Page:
Huawei’s founder and chief executive, Ren Zhengfei, has spoken publicly for the first time since President Donald Trump’s US trade blacklist hit the company.

By Ian Horswill


Posted on June 18, 2019

Donald Trump’s US trade blacklist will cost Huawei US$30 billion over the next two years, says the China company’s founder and chief executive, Ren Zhengfei.

It was the first time Ren Zhengfei has spoken publicly since Huawei, the world’s largest maker of networking equipment and the second biggest manufacturer of smartphones, was hit by the Trump administration restricting the ability of suppliers to sell it American technology. Huawei made US$11 billion worth of US technology last year out of a total manufacturing budget of US$70 billion.

“We did not expect that the US would attack us with such determination and on such a large scale,” Ren Zhengfei said during ‘A coffee with Ren’, featuring American technologists, investor George Gilder and former Massachusetts Institute of Technology professor Nicholas Negroponte, at Huawei’s headquarters in Shenzhen, China.

“We made some preparations, such as for the core business part, but we have been unable to protect some of the secondary parts [of our business].”

Speaking in a slightly softer tone than his usual direct style, Ren nevertheless remained upbeat about Huawei’s long-term future.

“After all this, we will become even stronger,” he said. “We are the birds that will never die.”

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Huawei has been hard hit by the Trump administration’s trade blacklist and opposition to its 5G network

In March, Huawei reported a 19.5% jump in annual revenue to 721.2 billion yuan (US$107.1 billion) in 2018, a year in which it came under siege as the US government sought to block use of the company’s 5G technology in mobile networks around the world.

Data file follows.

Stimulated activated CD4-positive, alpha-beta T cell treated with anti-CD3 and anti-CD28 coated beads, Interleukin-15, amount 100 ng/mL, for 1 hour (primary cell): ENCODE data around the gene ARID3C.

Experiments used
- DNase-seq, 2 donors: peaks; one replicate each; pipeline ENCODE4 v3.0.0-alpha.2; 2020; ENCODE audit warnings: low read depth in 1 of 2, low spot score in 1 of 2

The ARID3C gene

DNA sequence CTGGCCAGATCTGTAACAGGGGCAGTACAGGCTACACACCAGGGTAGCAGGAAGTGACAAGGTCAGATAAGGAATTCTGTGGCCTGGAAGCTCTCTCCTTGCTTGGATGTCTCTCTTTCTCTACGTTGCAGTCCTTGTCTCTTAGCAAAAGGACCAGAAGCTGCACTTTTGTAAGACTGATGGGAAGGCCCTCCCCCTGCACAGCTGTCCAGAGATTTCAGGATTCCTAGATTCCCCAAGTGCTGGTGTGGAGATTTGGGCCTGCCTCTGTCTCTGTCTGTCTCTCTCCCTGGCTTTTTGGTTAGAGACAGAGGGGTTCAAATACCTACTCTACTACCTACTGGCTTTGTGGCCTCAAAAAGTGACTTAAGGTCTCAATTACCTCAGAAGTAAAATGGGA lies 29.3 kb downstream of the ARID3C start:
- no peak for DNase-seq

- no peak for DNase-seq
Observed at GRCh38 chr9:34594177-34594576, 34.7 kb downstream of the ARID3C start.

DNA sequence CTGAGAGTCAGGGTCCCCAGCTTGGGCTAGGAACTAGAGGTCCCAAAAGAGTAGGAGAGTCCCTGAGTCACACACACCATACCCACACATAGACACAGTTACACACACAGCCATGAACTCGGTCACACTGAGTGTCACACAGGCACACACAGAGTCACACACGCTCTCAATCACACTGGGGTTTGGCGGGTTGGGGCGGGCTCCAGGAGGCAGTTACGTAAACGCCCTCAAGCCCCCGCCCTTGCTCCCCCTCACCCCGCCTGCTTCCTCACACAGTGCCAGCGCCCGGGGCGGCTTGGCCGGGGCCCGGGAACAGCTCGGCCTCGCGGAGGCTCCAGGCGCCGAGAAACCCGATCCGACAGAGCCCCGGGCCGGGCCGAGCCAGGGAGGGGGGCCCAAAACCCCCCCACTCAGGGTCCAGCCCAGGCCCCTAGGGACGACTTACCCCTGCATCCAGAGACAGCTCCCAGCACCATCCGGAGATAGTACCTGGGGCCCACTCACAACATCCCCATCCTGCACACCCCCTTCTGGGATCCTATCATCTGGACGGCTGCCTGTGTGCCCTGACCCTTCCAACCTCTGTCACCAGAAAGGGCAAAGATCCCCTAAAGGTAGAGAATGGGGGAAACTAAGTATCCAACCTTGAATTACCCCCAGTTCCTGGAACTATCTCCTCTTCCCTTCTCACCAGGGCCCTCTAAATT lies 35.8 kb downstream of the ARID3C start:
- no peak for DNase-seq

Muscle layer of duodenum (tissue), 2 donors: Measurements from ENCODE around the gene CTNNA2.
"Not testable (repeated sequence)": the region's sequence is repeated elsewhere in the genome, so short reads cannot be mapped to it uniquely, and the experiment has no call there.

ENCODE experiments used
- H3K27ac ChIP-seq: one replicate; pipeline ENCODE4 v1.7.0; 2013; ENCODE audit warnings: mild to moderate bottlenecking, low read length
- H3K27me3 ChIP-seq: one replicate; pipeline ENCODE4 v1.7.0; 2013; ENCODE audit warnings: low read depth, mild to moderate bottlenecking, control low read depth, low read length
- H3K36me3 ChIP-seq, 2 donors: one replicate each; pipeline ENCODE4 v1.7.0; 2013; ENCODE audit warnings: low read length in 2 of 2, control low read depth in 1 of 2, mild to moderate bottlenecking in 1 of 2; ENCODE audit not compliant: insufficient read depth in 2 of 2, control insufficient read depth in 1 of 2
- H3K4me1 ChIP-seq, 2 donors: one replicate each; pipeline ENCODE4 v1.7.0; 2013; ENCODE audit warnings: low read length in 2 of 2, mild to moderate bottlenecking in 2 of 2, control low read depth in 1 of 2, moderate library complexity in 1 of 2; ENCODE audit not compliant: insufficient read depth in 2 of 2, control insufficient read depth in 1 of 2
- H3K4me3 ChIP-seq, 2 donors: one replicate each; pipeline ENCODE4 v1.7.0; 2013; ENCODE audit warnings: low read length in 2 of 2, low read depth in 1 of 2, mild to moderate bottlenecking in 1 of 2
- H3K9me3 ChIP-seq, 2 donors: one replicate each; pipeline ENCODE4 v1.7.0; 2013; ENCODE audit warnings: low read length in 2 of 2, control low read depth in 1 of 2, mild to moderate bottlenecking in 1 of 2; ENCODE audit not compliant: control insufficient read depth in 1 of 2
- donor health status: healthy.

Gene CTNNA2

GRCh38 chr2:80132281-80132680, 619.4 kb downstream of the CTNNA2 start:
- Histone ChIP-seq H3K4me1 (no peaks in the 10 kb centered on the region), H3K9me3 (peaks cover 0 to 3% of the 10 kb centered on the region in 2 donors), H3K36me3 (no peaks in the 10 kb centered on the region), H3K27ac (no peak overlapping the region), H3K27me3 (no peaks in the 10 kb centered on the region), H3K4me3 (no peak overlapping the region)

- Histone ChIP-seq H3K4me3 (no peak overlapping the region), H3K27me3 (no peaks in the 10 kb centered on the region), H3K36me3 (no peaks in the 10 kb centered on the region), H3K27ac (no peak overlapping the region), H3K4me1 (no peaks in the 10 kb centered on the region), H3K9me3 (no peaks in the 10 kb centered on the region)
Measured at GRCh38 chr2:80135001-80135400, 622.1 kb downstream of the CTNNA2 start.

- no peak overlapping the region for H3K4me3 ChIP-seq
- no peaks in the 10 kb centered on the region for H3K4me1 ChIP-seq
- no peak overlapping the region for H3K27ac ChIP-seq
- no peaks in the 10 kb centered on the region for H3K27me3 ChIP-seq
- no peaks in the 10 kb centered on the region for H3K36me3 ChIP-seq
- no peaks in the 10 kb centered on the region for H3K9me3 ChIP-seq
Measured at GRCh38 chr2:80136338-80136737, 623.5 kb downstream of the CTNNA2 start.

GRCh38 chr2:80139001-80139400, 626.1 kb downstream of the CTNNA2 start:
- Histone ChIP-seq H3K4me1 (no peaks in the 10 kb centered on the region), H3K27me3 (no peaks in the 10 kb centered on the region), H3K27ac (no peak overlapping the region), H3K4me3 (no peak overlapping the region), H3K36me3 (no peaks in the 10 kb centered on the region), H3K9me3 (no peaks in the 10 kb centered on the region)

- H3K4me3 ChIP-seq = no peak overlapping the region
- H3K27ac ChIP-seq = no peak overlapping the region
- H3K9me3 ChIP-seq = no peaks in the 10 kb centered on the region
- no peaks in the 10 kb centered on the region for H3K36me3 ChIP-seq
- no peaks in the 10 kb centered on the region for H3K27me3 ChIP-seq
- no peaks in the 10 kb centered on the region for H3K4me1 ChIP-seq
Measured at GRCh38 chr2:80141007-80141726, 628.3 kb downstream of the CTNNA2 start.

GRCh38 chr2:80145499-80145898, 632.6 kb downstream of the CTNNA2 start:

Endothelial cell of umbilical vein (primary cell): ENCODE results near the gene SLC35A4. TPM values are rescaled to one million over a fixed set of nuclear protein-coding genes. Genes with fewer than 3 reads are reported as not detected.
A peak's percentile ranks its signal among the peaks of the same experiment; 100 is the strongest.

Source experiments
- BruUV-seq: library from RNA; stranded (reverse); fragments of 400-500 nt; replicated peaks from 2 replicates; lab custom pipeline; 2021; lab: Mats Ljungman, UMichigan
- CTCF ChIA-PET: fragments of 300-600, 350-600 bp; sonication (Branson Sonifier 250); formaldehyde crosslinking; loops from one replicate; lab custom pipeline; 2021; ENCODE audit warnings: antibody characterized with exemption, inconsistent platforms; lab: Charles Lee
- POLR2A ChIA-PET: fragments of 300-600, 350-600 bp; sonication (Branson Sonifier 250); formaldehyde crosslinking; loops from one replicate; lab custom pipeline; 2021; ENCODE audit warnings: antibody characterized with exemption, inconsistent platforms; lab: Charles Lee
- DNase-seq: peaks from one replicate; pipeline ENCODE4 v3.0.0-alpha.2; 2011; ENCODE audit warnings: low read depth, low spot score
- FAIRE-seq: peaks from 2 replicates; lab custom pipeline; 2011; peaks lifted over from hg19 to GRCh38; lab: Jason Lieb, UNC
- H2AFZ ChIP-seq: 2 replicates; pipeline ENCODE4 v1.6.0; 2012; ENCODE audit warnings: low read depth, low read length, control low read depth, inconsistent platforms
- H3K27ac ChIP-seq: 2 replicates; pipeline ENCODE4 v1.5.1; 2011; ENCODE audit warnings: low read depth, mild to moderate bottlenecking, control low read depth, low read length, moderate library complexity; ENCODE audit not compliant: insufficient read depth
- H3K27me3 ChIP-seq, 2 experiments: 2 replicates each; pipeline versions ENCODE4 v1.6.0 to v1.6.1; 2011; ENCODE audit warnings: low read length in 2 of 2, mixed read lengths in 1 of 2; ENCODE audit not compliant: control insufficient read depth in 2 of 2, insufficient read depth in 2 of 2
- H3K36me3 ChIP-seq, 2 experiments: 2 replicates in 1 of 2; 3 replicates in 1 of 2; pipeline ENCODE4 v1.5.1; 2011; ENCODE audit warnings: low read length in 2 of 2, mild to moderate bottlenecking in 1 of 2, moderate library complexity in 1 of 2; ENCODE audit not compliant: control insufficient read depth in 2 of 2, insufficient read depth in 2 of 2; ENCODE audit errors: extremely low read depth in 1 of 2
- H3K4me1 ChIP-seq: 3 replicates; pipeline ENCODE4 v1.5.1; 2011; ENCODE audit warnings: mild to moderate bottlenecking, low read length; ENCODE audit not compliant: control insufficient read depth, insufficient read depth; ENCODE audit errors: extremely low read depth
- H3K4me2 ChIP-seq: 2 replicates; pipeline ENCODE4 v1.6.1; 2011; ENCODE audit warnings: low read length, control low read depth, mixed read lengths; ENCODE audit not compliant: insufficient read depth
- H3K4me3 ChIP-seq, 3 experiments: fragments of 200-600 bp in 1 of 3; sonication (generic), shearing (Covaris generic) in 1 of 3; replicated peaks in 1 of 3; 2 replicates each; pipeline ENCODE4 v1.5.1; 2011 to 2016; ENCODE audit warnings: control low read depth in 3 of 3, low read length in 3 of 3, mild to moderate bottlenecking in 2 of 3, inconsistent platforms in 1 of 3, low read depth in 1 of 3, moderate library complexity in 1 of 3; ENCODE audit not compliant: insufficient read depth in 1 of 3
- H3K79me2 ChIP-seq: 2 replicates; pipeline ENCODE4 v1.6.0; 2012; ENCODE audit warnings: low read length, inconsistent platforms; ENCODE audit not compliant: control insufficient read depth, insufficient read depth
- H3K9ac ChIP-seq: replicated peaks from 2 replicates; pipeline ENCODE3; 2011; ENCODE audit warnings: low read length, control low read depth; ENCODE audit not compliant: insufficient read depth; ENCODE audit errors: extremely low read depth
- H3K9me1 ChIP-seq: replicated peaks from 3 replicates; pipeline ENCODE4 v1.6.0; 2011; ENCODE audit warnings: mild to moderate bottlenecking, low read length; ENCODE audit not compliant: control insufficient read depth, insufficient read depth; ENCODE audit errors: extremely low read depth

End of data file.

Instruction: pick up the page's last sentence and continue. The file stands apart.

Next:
Edison Lee, a Hong Kong-based telecom analyst at Jefferies, said Ren’s revenue forecast “sends a dangerous signal” to the supply chain for communications gear, adding in a research note that he expects the loss of Android licenses to cost Huawei the bulk of its overseas smartphone sales, the Wall Street Journal reported.

“Huawei lowering its growth target will have an impact on the overall devices market and ICT [information and communications technology] industry,” Cao Zhongxiong, executive director of New Economy studies at Shenzhen-based think tank China Development Institute, told the South China Morning Post. “In the past two years, Huawei has been able to push ahead even though the global smartphone market has been in a downward trend …. now the future remains unclear.”

At Coffee with Ren, Ren emphasised that Huawei will not stop collaborating with other countries and businesses.

The company’s current situation “is not caused by American businesses, but rather by certain politicians’ different perspectives,” Ren said. “I think both sides will suffer. No one will win.

“[Huawei] will see new life in 2021. [But] we will have a lot of versions to switch, and it will take time,” he added, without elaborating.